The applications for such form-changing structures are manifold. Space and aerospace are significant consumers as space constraint is a prime concern. Flat structures are transported to space and then realised into final shape. Medical applications are also being developed, such as systems for valve opening and closing. The Self-Assembly Lab in MIT developed a strangle strand that self-folds to the letters “MIT” when exposed to water, and a flat surface that folds into a cube. Aeroplane wings are also being discussed in this field. Wings that can change shape during flight to reduce air resistance are under research. 3D printed clothes, shoes and accessories are also being investigated to be able to adapt to user’s conditions. With more and more innovations in 3D printing, we can expect such “magical” objects to be on our shelves soon!


Image courtesy: ETH Zurich, MIT, Self Assembly Lab

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  1. mperkins37 says

    So many awesome , interesting developments

  2. mperkins37 says

    Could easily see medical uses to this theory

  3. Karen Propes says

    What a fabulous invention, I think it’s going to change the whole industry in one way or another. Looking forward to seeing what it can be used for in the medical industry.

  4. mperkins37 says

    By far one of the most promising inventions ever made (3D Printing)

  5. David says

    Programmable matter is fascinating, straight out of sci-fi novels. Definitely the way forwards

  6. Terry says

    Fascinating concept. Love to see where this is headed 🙂

  7. WirelessGuy says

    I find this a bit less impressive than some of the others out there. It’s a solution looking for a problem.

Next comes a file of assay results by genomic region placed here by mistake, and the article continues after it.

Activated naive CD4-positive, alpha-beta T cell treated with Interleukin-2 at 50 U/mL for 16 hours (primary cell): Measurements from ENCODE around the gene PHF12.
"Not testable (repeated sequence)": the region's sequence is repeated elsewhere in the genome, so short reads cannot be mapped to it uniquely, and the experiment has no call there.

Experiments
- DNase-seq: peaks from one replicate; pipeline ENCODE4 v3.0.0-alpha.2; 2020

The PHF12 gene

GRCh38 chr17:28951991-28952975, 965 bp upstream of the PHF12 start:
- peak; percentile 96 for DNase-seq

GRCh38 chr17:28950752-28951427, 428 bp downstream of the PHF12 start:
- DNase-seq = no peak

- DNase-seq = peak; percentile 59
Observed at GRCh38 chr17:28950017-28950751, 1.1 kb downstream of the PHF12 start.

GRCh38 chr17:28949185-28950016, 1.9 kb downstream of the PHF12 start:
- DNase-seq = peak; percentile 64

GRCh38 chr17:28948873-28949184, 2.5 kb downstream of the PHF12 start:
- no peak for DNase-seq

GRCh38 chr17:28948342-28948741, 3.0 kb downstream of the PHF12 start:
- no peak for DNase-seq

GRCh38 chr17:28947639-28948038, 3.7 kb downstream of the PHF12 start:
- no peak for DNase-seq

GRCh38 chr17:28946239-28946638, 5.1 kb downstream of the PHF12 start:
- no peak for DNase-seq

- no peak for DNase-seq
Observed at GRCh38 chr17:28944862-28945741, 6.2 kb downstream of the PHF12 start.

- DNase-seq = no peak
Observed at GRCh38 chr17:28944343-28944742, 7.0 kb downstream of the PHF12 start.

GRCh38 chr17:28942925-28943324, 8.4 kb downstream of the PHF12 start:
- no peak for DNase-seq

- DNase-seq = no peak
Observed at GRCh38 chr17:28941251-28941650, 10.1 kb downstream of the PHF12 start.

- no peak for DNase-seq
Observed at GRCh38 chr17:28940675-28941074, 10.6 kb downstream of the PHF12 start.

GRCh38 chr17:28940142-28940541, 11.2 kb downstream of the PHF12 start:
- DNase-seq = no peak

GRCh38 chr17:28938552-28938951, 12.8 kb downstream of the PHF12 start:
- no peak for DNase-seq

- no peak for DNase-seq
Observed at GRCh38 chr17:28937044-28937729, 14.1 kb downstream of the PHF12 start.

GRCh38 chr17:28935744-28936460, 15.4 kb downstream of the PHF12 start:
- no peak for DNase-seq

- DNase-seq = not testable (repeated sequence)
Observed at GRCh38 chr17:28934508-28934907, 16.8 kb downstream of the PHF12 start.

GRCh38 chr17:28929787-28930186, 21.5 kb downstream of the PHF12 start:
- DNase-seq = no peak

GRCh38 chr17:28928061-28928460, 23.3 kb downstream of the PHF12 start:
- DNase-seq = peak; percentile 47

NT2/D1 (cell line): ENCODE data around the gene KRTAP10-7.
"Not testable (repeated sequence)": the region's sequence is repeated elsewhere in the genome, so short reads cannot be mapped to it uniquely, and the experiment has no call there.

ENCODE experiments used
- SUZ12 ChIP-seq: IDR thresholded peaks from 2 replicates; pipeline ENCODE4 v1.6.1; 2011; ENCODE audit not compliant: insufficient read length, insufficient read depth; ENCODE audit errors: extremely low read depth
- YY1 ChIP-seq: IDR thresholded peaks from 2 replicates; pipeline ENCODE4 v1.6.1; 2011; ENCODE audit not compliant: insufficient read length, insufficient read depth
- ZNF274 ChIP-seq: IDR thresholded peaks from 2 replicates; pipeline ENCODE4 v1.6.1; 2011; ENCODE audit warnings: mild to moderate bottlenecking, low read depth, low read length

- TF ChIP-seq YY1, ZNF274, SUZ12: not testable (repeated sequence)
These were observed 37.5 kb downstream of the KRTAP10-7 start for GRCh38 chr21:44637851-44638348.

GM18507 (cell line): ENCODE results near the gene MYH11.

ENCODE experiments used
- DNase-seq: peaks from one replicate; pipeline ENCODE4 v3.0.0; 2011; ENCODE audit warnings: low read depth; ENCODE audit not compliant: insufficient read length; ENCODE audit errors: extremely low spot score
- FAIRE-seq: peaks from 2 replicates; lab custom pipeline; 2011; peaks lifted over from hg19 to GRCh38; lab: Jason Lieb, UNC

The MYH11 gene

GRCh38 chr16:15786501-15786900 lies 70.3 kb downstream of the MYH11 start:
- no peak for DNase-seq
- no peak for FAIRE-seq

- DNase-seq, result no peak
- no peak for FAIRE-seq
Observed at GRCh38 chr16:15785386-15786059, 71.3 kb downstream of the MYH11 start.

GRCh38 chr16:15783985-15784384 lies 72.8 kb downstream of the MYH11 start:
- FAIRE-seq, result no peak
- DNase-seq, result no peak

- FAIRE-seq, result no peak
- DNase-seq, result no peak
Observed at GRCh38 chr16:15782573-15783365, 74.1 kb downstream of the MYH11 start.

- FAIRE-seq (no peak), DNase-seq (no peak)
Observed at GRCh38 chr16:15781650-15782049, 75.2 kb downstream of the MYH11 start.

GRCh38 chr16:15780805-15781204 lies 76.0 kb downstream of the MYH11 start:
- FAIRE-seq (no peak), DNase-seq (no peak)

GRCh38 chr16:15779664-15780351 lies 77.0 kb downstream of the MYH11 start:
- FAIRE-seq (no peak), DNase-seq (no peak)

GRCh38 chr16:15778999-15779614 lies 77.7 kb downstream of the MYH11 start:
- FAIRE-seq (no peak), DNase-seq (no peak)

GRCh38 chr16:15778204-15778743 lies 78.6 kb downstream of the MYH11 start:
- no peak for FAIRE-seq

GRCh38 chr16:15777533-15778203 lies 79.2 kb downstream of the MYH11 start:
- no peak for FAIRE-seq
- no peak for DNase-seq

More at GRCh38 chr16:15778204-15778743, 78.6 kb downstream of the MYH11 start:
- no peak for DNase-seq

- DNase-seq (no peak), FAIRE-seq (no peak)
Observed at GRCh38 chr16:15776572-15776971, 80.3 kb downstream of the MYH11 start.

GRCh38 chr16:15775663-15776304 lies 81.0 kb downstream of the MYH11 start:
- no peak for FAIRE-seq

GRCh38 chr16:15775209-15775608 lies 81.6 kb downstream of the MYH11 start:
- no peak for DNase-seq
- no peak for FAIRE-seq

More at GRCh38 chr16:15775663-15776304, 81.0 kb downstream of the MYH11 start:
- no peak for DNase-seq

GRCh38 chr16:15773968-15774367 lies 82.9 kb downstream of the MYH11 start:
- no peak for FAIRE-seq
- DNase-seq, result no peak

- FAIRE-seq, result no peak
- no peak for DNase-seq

Sure, in unique scenarios self assembly could serve a purpose but at the end of the day the lifehack of adding a big chain to your wall clock and hanging it in you neck seems like it would still be more cost efficient.

  8. Jared Heifetz says

    Love seeing the good and bad sides to printing. Gets our gears turning to find solutions and improve! 🙂

  9. David Klein says

    The versatility of 3D printing is awesome! I think the possibilities only increase as we learn to print through a greater variety of mediums as well, especially with regards to the possible applications of this “4D” printing technique.

  10. mperkins37 says

    So many wonderful directions & applications of this tech

  11. Jared Heifetz says

    I’ve also seen 4D cookie cutters. Might have to try that out…

  12. Richard Bynum says

    This was kind of neat. Using a material that can move based on temp could be used for sealing doorways and windows in the winter and letting air through during the warm months. All without the use of electricity. There are many ways to use the new materials that move on their own. It might take a decade or two for something big to come of it but I think it’s interesting. It would be fun to play around with it on a 3D printer to see what we could come up with!

  13. Darren says

    Impressive what 4D Printing is able to accomplish for sure.

  14. Justin Flugum says

    That video with the Eiffel tower was awesome.